Many Americans find it alarmingly difficult to get good value for their healthcare dollar. According to numerous reports, we overpay for much of our healthcare and get uneven quality in return. Excess healthcare spending crowds out other important purchases and burdens individuals, employers and governmental budgets.
Because the specific conditions that give rise to high prices, unnecessary services and uneven quality vary tremendously between and within geographic areas states are the key system actors likely to be at the forefront of meaningful progress on healthcare cost and value issues.
States are underpowered to address poor healthcare value. The absence of timely and reliable data limits the ability to identify healthcare cost drivers, poor-quality hot spots and whether or not interventions designed to improve healthcare value are working. Aggregate data on quality and spending can ensure that we aren’t fixing one area while breaking another and show us whether the state’s overall healthcare bill is in line with the overall economic growth and quality improvements. Detailed data enables policymakers to understand what drives disparities and to design and implement appropriate interventions. In short, we cannot improve the cost and quality of healthcare without the support of robust data.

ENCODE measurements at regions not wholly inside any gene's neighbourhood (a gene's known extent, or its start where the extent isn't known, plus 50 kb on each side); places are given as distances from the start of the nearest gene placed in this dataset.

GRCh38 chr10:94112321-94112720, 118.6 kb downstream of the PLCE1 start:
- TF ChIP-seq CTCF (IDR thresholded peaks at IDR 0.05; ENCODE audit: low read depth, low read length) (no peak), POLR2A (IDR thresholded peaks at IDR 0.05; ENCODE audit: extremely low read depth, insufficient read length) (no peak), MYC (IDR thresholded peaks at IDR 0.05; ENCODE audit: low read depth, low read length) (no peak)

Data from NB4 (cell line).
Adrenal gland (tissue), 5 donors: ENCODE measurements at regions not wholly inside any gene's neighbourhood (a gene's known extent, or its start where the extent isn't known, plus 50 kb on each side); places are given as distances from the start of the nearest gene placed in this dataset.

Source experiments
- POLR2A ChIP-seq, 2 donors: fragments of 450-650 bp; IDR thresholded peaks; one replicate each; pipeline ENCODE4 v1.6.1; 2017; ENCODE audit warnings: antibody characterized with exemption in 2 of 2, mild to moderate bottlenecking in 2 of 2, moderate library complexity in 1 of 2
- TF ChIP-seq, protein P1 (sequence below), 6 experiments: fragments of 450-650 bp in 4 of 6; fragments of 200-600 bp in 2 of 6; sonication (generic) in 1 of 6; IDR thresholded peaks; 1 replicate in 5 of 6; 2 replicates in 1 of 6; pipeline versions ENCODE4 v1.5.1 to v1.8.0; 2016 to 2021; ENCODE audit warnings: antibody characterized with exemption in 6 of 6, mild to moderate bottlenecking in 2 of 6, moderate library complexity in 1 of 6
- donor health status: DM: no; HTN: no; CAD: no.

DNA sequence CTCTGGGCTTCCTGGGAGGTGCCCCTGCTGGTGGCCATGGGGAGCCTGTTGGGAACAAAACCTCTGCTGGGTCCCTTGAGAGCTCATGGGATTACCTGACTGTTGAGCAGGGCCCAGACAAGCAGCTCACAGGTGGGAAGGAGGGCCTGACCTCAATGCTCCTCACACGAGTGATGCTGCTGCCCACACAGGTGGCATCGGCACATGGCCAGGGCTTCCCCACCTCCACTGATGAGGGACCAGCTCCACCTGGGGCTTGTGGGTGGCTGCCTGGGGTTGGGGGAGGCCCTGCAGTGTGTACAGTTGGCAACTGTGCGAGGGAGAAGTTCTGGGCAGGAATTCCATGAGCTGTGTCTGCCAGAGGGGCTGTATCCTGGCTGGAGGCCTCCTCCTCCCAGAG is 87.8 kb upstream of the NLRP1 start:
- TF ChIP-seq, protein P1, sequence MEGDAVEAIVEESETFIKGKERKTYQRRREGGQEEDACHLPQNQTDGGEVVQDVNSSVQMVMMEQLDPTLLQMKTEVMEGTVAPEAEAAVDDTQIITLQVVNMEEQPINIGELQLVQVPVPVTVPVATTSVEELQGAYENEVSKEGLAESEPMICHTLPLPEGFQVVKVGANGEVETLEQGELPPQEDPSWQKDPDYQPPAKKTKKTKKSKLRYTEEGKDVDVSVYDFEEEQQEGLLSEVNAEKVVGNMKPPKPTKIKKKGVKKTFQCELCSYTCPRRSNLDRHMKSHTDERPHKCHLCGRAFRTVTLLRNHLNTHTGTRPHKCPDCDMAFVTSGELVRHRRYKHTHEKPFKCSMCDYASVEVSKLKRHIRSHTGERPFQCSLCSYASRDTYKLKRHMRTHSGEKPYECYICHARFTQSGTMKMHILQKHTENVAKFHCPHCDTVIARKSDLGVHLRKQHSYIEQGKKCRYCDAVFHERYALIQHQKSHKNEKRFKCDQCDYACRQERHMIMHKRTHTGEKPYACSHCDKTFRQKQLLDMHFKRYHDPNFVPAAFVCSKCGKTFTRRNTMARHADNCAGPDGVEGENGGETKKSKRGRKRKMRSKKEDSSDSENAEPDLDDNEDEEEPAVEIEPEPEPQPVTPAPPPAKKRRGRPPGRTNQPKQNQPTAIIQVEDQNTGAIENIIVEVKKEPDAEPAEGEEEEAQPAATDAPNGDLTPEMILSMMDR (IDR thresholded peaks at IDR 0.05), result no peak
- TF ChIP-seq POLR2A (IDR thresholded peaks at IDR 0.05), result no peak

For the most part, healthcare value is not now measured at the state level. To address this shortcoming, this guide describes the major domains of healthcare value measurement and points to readily available state-level data resources that can begin to show states are performing on healthcare value. It also identifies the key data that are lacking.